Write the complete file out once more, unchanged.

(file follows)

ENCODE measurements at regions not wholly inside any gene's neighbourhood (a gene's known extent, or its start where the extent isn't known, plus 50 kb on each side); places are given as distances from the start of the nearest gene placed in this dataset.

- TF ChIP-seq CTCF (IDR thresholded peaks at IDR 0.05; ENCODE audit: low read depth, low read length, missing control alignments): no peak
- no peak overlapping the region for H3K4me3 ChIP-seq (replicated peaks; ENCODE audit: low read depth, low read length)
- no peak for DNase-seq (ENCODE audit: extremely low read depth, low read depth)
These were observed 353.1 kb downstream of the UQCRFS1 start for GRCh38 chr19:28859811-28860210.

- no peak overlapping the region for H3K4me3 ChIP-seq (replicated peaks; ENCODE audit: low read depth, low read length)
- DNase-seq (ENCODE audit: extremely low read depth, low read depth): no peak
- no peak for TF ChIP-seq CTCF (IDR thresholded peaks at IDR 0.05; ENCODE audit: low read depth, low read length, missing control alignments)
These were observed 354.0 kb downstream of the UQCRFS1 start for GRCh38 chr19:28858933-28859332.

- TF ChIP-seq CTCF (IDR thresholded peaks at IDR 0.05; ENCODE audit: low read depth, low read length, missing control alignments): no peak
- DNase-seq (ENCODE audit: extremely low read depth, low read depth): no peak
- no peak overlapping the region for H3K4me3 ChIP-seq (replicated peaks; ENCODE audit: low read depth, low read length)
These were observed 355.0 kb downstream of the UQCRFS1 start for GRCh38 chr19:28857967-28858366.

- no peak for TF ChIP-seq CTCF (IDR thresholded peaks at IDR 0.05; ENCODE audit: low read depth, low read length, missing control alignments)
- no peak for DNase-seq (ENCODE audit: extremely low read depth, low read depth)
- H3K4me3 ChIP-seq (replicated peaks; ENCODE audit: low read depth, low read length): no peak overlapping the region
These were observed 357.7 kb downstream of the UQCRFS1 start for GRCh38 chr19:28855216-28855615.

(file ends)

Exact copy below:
ENCODE measurements at regions not wholly inside any gene's neighbourhood (a gene's known extent, or its start where the extent isn't known, plus 50 kb on each side); places are given as distances from the start of the nearest gene placed in this dataset.

- TF ChIP-seq CTCF (IDR thresholded peaks at IDR 0.05; ENCODE audit: low read depth, low read length, missing control alignments): no peak
- no peak overlapping the region for H3K4me3 ChIP-seq (replicated peaks; ENCODE audit: low read depth, low read length)
- no peak for DNase-seq (ENCODE audit: extremely low read depth, low read depth)
These were observed 353.1 kb downstream of the UQCRFS1 start for GRCh38 chr19:28859811-28860210.

- no peak overlapping the region for H3K4me3 ChIP-seq (replicated peaks; ENCODE audit: low read depth, low read length)
- DNase-seq (ENCODE audit: extremely low read depth, low read depth): no peak
- no peak for TF ChIP-seq CTCF (IDR thresholded peaks at IDR 0.05; ENCODE audit: low read depth, low read length, missing control alignments)
These were observed 354.0 kb downstream of the UQCRFS1 start for GRCh38 chr19:28858933-28859332.

- TF ChIP-seq CTCF (IDR thresholded peaks at IDR 0.05; ENCODE audit: low read depth, low read length, missing control alignments): no peak
- DNase-seq (ENCODE audit: extremely low read depth, low read depth): no peak
- no peak overlapping the region for H3K4me3 ChIP-seq (replicated peaks; ENCODE audit: low read depth, low read length)
These were observed 355.0 kb downstream of the UQCRFS1 start for GRCh38 chr19:28857967-28858366.

- no peak for TF ChIP-seq CTCF (IDR thresholded peaks at IDR 0.05; ENCODE audit: low read depth, low read length, missing control alignments)
- no peak for DNase-seq (ENCODE audit: extremely low read depth, low read depth)
- H3K4me3 ChIP-seq (replicated peaks; ENCODE audit: low read depth, low read length): no peak overlapping the region
These were observed 357.7 kb downstream of the UQCRFS1 start for GRCh38 chr19:28855216-28855615.